2019 TFSA limits will likely see an increase to $6,000 for 2019 up $500 from $5,500 in 2018. But is taking advantage of the TFSA the right choice for you?
The Big Story
Most Canadians still don’t either understand the TFSA or know if it’s the right type of account for them. More room is great but according to the CRA in 2015, only 10% of Canadian’s are currently maximizing their TFSA limits(1), additionally, the CRA has looked to collect over $75 Million in past audit penalties over improper use of the TFSA(2).
Starting in January 2019, annual TFSA room of $6,000 will be provided to each Canadian resident over the age of 18. Since 2009, Canadian residents have been able to contribute a small portion of their after- tax savings into this tax-free account. If you still are paying taxes on interest, dividends or capital gains on your investments in a non-registered account, it’s time to review the TFSA. If no contributions had been previously made, your TFSA room accumulates over time and a full $63,500 contribution could be made January 1, 2019.
The contribution you make today can grow without any tax implications in the future. If you over contribute, the CRA will penalize you 1% per month on any amount over the approved threshold. A best practice is to check first with the CRA to determine your personal TFSA limit for the calendar year.
If you accidentally, or purposefully, over-contribute to your TFSA, the CRA will impose a 1% per month penalty on the overage. This may be overstating the obvious, but over-contributing is a bad idea. You would have to reasonably expect your investments to grow higher than 12%/year (assuming simple math with a January 1st contribution) to break even.
Having TFSAs at two or more institutions may be a way you lose track of your contribution room. Ensure you check with the CRA to understand your annual TFSA contribution limit.
Another example of improper use could be frequently trading stocks within the TFSA, aka ‘day trading’. This may be considered a ‘business activity’, as perceived by the CRA and you could be taxed personally on all the income, dividends and capital gains.
An important but often overlooked benefit to utilizing a TFSA is as an estate planning feature: The spousal successor declaration. This allows you to designate your spouse to become the ‘owner’ of your TFSA should you pass away. This is a better option in most cases than simply adding your spouse as a beneficiary where they would just receive a tax-free payment which may or may not be exempt from tax in the future.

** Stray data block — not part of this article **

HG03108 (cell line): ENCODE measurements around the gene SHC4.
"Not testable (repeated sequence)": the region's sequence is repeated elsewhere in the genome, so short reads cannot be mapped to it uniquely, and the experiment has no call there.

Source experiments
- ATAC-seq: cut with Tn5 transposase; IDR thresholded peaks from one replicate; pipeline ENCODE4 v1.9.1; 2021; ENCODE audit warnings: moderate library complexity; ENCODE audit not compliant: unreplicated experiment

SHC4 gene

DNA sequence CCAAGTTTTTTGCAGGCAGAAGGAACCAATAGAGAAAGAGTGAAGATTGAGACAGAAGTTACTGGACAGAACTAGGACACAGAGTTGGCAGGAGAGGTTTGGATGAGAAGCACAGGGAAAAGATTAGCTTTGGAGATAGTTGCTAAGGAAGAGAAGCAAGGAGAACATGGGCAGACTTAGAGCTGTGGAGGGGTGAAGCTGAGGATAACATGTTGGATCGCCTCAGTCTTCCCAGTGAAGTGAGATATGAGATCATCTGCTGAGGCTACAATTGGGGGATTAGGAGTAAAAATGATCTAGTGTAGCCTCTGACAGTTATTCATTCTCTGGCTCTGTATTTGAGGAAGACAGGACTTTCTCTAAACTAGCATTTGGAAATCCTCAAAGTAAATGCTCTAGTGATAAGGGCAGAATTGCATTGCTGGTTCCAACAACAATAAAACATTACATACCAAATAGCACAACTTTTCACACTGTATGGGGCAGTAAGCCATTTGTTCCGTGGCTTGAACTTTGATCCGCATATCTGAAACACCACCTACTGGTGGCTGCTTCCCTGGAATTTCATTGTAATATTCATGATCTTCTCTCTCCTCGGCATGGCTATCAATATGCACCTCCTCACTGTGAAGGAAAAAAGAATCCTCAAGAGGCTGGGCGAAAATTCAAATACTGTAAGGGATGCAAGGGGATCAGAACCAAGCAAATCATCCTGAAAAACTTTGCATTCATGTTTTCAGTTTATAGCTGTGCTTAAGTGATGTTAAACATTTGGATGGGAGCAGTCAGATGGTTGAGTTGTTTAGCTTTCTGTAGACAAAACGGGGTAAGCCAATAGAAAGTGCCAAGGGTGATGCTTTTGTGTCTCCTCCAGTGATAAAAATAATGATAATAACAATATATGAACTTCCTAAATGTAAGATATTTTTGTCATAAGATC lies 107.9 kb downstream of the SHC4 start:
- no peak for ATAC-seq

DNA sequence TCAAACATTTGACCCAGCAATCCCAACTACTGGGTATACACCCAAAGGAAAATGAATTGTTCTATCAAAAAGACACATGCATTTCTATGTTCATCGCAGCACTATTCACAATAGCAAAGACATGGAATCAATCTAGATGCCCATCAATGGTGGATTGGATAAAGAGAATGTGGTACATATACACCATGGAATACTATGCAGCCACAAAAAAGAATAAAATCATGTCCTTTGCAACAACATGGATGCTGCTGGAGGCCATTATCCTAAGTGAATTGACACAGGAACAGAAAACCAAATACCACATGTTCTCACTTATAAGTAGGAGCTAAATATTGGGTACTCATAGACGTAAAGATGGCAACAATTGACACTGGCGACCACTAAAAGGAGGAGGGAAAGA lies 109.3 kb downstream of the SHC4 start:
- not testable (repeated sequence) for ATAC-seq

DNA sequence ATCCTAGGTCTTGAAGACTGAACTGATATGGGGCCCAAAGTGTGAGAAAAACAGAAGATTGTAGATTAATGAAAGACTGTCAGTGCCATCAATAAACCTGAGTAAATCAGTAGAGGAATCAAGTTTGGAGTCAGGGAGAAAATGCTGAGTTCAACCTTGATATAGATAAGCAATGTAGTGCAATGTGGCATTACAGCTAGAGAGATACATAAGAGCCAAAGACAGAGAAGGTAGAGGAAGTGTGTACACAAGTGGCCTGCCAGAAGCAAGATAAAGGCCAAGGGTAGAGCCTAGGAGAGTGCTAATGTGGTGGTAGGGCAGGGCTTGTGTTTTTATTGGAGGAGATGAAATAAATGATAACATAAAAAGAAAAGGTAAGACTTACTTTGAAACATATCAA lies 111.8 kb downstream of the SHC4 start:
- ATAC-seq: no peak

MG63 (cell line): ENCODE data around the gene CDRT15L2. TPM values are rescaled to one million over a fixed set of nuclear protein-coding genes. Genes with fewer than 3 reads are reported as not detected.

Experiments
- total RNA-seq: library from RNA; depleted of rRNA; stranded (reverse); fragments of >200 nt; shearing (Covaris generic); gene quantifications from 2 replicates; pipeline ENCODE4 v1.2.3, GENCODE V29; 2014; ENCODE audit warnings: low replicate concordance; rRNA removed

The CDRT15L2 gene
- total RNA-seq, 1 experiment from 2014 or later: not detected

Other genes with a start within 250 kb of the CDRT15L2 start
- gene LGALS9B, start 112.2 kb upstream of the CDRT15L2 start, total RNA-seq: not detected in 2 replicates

A Prudent Investment Strategy
As a Canadian individual, you can hold almost any investment that is Canadian or US domiciled. The ideal strategy tends to target growth for the future as this will provide the biggest long-term benefit. Based on the historical risk vs. reward characteristics of equity vs. other investment options, a stock-based portfolio inside the TFSA would give the greatest opportunity for your long-term growth. Your entire situation, risk tolerance, and investment experience needs to be fully analyzed and understood before any recommendations are made.
The TFSA can also be used to build up a source of tax-free income in retirement. This could be a huge advantage for anyone who otherwise relies on taxable income from pensions, government benefits and RRSP/LIRA (RIF/LIF) withdrawals. Withdrawing from a TFSA to top up your annual income instead of a RIF/LIF in a specific year may also help in avoiding OAS claw back.
If you are a small business, entrepreneur or incorporated, you’ll need extra guidance to ensure the TFSA fits in correctly with your overall plan.
Tie it Together
The contribution limit is likely going up but is this the right type of account for you and if so are you using it correctly? While the TFSA isn’t the most important part of your investment plan, it can be an important complimentary piece to your retirement puzzle. This is for you to explore with our help as we can lay out all the options for your specific goal and we can fully understand your personal and financial situation before contributing to ensure it lines up with your investment, tax and retirement plan.
1. CTV Staff, July 2017, “CRA looks to collect $75M over improperly used TFSAs”, sourced from: https://www.ctvnews.ca/business/cra-looks-to-collect-75m-over-improperly-used-tfsas-1.3489026
2. Dale Jackson, December 2017, Globe and Mail, “Ten Years on, the TFSA’s success could lead to its demise”, sourced from: https://www.theglobeandmail.com/globe-investor/globe-advisor/ten-years-on-the-tfsas-success-could-lead-to-its-demise/article37383270/